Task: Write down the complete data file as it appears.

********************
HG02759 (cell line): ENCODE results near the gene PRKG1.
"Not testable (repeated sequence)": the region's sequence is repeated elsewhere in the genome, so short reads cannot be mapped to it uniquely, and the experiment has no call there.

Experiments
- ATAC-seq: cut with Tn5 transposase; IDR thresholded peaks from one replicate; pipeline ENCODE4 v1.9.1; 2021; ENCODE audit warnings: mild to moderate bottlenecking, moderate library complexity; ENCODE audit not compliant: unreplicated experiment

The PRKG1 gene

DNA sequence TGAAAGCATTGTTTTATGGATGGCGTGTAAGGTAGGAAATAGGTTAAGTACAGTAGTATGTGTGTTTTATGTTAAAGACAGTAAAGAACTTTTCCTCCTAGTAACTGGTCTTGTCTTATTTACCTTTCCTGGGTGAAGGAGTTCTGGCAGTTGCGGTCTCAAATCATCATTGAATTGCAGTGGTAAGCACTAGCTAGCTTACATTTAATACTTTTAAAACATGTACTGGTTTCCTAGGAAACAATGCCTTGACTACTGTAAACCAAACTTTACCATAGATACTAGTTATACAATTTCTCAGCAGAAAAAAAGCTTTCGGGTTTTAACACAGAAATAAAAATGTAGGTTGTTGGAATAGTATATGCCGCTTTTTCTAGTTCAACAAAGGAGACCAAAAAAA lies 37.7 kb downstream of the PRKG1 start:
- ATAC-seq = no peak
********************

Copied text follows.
HG02759 (cell line): ENCODE results near the gene PRKG1.
"Not testable (repeated sequence)": the region's sequence is repeated elsewhere in the genome, so short reads cannot be mapped to it uniquely, and the experiment has no call there.

Experiments
- ATAC-seq: cut with Tn5 transposase; IDR thresholded peaks from one replicate; pipeline ENCODE4 v1.9.1; 2021; ENCODE audit warnings: mild to moderate bottlenecking, moderate library complexity; ENCODE audit not compliant: unreplicated experiment

The PRKG1 gene

DNA sequence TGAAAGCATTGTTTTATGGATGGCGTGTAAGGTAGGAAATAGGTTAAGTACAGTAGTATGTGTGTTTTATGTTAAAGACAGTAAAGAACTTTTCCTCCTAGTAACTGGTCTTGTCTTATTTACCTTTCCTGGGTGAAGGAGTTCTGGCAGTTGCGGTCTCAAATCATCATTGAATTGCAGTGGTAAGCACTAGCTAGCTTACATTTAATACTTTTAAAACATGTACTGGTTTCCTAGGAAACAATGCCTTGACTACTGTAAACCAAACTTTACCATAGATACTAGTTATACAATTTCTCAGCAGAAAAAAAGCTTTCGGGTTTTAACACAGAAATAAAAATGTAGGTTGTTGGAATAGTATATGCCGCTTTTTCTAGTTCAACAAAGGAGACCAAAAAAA lies 37.7 kb downstream of the PRKG1 start:
- ATAC-seq = no peak